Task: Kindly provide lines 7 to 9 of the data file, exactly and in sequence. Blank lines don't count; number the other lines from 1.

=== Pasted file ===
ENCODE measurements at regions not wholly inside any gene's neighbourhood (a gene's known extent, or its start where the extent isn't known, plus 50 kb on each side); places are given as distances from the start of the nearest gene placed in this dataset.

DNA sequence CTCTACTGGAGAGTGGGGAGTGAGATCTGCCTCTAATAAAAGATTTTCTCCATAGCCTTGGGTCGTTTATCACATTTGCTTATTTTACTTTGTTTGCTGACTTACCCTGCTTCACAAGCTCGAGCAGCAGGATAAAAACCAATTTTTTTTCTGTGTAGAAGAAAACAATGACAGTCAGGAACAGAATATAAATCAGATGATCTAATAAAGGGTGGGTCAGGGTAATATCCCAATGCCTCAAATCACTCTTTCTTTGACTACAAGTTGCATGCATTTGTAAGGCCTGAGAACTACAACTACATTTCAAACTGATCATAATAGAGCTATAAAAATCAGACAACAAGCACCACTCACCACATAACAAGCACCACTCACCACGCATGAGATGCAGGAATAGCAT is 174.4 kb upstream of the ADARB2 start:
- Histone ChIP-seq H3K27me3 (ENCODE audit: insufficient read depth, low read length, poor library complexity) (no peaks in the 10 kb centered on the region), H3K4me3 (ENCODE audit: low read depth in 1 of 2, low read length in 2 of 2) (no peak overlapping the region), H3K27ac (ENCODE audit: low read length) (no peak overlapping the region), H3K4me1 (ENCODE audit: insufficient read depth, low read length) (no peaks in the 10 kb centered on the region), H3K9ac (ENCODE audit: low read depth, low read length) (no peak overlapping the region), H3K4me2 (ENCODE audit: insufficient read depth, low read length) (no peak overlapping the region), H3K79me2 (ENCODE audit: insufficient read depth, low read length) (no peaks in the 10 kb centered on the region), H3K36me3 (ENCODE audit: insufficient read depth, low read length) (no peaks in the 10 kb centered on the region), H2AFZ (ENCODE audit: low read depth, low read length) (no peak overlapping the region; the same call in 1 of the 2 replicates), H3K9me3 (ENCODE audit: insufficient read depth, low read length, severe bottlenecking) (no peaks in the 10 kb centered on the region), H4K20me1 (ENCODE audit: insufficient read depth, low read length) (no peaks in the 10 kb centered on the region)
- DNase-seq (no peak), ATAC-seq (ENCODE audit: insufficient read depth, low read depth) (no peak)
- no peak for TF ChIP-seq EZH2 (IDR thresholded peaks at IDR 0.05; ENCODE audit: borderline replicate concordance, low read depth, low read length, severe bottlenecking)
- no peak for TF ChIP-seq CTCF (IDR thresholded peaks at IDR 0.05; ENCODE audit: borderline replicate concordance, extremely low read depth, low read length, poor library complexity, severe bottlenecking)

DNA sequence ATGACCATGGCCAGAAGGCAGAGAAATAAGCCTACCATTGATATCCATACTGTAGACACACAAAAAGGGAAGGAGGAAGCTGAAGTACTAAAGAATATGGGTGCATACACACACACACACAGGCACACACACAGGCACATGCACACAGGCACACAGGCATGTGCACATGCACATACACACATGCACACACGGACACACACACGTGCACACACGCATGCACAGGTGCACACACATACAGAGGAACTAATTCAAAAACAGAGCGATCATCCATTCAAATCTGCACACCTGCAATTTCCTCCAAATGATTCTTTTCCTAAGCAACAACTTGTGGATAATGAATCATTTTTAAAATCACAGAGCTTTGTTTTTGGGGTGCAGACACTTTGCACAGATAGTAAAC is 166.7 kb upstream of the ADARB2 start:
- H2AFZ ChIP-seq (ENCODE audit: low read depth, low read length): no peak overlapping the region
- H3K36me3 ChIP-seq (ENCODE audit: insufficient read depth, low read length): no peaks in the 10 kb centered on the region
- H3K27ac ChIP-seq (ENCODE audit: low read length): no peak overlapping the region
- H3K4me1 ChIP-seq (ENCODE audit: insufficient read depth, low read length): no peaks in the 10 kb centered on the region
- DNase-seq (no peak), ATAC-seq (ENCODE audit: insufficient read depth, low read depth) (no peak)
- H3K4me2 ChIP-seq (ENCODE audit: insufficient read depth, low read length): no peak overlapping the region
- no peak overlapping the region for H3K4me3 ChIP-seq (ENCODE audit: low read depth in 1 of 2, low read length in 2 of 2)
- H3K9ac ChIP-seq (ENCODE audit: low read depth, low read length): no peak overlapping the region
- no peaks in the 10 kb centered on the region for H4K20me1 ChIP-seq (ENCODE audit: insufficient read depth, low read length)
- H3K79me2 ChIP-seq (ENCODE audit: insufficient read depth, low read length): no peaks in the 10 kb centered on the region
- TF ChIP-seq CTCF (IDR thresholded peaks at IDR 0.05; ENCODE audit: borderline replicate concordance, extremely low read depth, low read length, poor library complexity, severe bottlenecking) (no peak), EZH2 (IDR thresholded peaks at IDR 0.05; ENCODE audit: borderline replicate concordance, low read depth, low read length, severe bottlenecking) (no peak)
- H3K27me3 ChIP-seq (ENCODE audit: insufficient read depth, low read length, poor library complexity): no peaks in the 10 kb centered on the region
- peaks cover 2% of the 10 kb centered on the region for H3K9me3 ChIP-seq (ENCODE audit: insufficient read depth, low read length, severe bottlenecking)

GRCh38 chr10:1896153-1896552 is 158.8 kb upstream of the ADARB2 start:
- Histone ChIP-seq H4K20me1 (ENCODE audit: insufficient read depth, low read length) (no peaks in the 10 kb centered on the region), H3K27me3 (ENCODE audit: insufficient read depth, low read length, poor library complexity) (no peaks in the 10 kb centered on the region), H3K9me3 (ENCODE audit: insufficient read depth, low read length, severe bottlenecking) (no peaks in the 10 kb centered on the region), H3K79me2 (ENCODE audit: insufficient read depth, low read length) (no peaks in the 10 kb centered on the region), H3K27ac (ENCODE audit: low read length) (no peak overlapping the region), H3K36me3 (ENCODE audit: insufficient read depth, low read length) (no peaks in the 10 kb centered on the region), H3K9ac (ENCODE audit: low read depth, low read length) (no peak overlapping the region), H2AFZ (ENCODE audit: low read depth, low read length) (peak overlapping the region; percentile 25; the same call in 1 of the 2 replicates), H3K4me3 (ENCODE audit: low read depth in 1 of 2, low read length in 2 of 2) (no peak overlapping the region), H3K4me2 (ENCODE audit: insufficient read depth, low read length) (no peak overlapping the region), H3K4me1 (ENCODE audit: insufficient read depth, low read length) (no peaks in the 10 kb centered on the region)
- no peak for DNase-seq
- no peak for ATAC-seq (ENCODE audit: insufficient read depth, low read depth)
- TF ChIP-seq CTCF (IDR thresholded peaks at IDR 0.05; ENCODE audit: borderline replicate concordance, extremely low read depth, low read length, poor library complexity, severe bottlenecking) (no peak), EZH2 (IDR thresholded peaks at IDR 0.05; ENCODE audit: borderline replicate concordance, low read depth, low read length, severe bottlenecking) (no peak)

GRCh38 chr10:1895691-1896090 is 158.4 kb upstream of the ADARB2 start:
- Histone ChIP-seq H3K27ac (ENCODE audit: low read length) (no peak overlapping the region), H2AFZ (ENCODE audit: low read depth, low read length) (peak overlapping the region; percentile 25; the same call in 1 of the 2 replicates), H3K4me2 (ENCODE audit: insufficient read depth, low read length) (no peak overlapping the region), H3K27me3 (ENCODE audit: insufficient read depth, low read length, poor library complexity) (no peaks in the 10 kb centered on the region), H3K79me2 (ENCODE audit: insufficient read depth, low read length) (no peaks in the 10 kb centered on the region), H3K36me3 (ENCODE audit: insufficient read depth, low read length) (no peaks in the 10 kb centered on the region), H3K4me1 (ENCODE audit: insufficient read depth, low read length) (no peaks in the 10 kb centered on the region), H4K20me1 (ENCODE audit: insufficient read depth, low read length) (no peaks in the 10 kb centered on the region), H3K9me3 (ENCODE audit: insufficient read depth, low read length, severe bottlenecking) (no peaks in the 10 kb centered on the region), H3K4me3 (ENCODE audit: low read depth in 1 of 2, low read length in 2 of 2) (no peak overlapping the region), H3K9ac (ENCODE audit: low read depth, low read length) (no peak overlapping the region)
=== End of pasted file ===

DNA sequence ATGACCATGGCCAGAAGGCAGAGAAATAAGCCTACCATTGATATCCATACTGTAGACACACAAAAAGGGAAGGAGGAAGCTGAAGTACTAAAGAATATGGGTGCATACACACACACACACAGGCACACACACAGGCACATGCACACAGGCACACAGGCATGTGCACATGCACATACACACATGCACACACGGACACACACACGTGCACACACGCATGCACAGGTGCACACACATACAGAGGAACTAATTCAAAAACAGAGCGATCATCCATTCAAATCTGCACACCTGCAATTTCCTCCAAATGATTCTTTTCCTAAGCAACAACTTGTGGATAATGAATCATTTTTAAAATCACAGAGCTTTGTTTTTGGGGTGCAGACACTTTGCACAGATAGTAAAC is 166.7 kb upstream of the ADARB2 start:
- H2AFZ ChIP-seq (ENCODE audit: low read depth, low read length): no peak overlapping the region
- H3K36me3 ChIP-seq (ENCODE audit: insufficient read depth, low read length): no peaks in the 10 kb centered on the region